Race is on to preserve our decaying concrete defences, reminders of Britain's finest hour

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The Independent Online

They were the first line of defence against a Nazi invasion: between 1939 and 1945, some 28,000 concrete pillboxes were rapidly built to guard coastal waters, strategic road junctions and military bases. Gun emplacements, beach defences, bombing decoys and anti-tank roadblocks also appeared across the country within months of war breaking out.

They were the first line of defence against a Nazi invasion. Between 1939 and 1945, some 28,000 concrete pillboxes were rapidly built to guard coastal waters, strategic road junctions and military bases. Gun emplacements, beach defences, bombing decoys and anti-tank roadblocks also appeared across the country within months of war breaking out.

Many pillboxes have been left to decay gently, offering protection from the rain to the occasional walker, vandal or lost sheep. Others were dismantled in the postwar years as quickly as they were put up, many by farmers paid £5 for each one they pulled down.

After decades of neglect, salvation is in sight for hundreds of overgrown and neglected pillboxes. English Heritage has begun a hunt for the cream of the defence structures, to saving them for the nation.

The most complete surviving line of defences - 280 pillboxes and machine-gun nests every few hundred yards - stretches from Seaton in south Devon to Bridgwater in Somerset.

There are also notable clusters around the coasts of the South and South-east. By far the largest numbers were in Kent, followed by Norfolk, Essex and Cleveland. A heavy concentration was uncovered in Surrey, to stop troops advancing on London.

Rows of small concrete pyramids, called "dragon's teeth" and pillboxes were set up near the historic ruins of Waverley Abbey, near Farnham, in Surrey, the oldest Cistercian settlement in Britain. The task of the Home Guard on the site would have been to hold up attacks on the capital and the nearby army base in Aldershot.

Most people then saw them as eyesores but, more than half a century later, nostalgia and the perspective of history means they are viewed in a very different light. An English Heritage spokesman said the best would be scheduled as part of its monuments protection programme to add to the handful that have already been saved ad hoc for the nation.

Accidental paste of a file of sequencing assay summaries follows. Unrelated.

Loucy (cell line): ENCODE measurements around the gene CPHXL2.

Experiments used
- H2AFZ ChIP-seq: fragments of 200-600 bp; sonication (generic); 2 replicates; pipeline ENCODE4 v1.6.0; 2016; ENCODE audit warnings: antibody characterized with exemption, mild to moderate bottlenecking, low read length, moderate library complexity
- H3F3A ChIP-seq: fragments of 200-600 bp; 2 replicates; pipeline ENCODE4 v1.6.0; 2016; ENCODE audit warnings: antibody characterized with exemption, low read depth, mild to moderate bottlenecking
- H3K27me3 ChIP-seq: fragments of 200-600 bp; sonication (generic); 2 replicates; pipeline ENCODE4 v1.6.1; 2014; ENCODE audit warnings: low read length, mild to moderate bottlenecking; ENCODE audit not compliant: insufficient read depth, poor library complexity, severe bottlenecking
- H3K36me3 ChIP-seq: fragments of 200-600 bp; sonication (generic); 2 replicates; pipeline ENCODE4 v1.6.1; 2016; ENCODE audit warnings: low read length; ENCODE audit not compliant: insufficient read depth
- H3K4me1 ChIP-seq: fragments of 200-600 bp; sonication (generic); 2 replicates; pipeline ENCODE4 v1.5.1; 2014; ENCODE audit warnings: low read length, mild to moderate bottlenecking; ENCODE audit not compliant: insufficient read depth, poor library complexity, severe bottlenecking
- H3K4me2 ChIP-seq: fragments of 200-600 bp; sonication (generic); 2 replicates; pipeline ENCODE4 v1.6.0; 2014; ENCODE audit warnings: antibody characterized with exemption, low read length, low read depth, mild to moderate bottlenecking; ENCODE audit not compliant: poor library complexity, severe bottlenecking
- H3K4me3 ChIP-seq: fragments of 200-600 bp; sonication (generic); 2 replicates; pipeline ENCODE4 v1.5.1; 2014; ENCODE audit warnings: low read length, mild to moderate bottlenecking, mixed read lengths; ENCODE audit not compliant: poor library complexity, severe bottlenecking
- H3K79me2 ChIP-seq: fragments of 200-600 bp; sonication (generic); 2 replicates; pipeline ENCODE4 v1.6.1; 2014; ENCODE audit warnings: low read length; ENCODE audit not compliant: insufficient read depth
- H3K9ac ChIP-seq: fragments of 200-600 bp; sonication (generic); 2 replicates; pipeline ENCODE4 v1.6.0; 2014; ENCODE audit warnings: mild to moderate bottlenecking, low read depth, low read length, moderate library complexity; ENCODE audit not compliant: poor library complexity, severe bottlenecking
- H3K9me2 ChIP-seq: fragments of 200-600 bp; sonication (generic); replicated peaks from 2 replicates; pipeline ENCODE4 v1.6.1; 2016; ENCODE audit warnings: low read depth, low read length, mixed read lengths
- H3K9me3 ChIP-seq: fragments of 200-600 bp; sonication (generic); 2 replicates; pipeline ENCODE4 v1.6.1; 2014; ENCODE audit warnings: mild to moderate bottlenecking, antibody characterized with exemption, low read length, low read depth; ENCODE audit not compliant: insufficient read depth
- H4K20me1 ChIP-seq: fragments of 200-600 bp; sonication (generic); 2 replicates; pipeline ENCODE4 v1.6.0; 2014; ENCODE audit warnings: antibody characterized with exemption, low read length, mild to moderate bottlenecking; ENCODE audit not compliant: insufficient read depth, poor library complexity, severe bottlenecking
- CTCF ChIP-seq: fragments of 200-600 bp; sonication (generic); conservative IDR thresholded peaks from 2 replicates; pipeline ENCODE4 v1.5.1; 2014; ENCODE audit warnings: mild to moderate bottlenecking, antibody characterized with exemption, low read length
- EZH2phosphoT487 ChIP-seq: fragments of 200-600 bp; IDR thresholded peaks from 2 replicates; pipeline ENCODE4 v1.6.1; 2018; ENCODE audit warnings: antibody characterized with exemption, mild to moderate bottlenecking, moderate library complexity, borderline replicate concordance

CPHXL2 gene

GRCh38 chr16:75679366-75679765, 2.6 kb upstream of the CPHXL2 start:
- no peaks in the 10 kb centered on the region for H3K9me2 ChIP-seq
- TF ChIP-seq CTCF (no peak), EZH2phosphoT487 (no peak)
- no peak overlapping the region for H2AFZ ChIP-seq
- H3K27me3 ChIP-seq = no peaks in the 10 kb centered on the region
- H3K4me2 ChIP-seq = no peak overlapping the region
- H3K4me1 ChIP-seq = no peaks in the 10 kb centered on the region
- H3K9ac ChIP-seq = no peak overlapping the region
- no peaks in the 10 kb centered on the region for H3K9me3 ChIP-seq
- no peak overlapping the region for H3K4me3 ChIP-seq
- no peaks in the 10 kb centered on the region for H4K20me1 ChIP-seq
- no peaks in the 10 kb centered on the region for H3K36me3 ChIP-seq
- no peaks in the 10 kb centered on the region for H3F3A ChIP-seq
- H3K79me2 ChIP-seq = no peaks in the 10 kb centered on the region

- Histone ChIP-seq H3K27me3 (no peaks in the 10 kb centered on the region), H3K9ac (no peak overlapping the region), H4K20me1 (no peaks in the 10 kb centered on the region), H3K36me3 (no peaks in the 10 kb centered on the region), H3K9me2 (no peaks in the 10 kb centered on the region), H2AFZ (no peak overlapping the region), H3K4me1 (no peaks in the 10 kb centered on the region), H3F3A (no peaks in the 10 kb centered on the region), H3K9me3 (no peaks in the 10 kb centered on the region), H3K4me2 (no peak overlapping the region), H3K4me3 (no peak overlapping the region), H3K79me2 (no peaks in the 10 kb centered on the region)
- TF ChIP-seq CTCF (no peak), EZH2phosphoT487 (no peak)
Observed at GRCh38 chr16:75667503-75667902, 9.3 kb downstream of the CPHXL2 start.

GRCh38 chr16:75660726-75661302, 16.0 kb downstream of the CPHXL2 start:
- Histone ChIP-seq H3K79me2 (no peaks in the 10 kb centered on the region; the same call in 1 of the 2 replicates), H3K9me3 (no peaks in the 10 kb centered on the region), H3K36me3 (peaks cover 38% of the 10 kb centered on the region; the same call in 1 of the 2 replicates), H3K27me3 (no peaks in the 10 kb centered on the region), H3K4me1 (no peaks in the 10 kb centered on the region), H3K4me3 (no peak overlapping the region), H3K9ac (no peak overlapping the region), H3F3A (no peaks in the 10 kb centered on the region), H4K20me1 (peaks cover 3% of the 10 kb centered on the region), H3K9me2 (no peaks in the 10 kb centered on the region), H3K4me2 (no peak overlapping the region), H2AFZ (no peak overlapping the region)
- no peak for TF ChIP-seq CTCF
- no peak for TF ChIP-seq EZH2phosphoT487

For five years, a lottery-funded group and the Department of Culture Media and Sport have been listing Second World War defences. Five hundred volunteers surveyed sites, studied maps and German reconnaissance photographs and even traced some of the people who built them.

Six thousand or so pillboxes survive, but only 1,000 are in good condition, with fixtures and fittings intact. Other structures include concrete blocks designed to stop a tank in its tracks. Anti-tank islands were built at many road junctions. At the time, barbed wire and flame weapons were put on strategically important beaches and open areas where German paratroops could land were filled with poles, wire and trenches.

George Lambrick, director of the Council for British Archaeology, said: "There was a staggering array of structures. But a lot are under pressure of one sort or another, whether it be coastal erosion, housing or commercial development."

The Culture minister Kim Howells said: "After wars through history, little heed was paid to protecting structures designed to defend the country. Stones from castles were used to build towns and villages and Martello towers put up during Napoleonic wars were left to decay. We must be very careful not to wipe out the remaining evidence of how people planned to defend against invaders."

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